Swansea Museum interest 'soars' since masterpiece discovery
Interest in Swansea Museum has "soared" since a 17th Century Flemish masterpiece was discovered in its storeroom, the city council has said.
The council said "scores" of people have come to see the masterpiece, worth about £3m, and website traffic tripled.
But AM Dr Dai Lloyd said there was a "real and present danger" cuts could lead to the museum's closure.
The authority said there are no plans to close the museum building, but they are considering "short-term savings".
The painting by artist Jacob Jordaens was found last month.
Dr Lloyd said its discovery underlined the crucial importance of the museum.
He added: "This is something we should celebrate and develop, not run down.
"There is a real and present danger that cutbacks to key staff could mean closure - a disaster for Swansea and the whole of Wales."
Swansea councillor Robert Francis-Davies said a review into cultural services was "looking to secure external investment in the building, while exploring other ways to make short-term museum service savings".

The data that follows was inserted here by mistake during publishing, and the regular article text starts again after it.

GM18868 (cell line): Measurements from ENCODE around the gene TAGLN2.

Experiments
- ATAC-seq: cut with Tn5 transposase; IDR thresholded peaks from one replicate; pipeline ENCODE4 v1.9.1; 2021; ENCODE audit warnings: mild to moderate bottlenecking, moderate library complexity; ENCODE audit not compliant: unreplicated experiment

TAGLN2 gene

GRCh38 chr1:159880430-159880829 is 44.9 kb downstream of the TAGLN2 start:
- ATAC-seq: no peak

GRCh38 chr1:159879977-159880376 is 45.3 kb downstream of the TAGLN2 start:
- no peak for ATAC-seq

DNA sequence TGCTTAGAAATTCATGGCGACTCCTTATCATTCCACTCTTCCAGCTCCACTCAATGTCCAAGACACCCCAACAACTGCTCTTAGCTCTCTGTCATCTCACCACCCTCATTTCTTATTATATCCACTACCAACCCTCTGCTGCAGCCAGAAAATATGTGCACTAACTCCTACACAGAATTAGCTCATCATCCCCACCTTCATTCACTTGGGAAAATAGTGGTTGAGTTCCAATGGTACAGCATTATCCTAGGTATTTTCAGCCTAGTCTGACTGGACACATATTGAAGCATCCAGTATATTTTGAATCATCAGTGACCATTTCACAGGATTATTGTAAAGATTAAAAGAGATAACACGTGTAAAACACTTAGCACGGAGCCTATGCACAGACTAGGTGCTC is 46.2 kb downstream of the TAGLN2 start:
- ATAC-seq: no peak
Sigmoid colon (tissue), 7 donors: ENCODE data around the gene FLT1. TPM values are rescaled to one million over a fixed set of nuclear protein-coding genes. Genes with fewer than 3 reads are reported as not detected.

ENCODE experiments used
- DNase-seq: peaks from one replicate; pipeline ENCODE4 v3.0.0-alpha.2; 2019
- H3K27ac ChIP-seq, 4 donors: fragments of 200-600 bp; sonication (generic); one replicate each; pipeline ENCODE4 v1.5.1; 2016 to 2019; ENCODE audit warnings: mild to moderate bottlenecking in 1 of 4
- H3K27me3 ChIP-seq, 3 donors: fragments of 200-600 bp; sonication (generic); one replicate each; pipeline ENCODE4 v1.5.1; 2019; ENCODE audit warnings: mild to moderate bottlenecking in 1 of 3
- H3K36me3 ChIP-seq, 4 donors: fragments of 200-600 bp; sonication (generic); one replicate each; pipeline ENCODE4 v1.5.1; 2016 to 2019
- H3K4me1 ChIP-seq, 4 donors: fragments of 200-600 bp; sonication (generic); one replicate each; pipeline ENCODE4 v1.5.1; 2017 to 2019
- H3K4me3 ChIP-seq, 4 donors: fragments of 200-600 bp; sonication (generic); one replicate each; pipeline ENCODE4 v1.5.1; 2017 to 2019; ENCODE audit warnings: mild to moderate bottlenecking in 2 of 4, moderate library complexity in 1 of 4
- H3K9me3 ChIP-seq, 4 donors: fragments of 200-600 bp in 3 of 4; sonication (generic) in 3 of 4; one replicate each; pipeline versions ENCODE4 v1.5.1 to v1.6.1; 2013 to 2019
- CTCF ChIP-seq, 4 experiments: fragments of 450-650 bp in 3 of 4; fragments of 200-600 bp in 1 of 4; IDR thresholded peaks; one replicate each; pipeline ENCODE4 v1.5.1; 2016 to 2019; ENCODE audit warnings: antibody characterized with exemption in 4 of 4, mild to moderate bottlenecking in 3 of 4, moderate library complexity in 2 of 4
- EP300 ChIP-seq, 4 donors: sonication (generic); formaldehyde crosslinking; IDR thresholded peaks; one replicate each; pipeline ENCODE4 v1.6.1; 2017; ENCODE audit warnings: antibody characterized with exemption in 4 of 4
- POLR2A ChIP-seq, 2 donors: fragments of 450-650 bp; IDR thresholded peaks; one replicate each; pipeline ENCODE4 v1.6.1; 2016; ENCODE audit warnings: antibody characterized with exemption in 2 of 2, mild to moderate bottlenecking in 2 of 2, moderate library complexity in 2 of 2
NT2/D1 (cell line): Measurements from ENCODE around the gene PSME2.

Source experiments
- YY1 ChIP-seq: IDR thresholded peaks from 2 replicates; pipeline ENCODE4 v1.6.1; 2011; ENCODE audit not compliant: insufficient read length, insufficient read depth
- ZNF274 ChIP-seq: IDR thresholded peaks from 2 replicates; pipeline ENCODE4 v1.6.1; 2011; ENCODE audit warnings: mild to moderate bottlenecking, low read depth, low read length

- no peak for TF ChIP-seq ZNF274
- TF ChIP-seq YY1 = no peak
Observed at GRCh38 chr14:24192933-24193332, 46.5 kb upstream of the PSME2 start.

He added: "Not only have the museum's website and social media accounts gone into overdrive, but we've also had scores of people from across the country visiting the museum to see the painting with their own eyes."
Identified as part of BBC Four series, Britain's Lost Masterpieces, the painting is a rare oil study for one of Jordaens' best-known works, Atalanta and Meleager, which hangs in the Prado Museum in Madrid.
It will be on display in the museum for the coming months.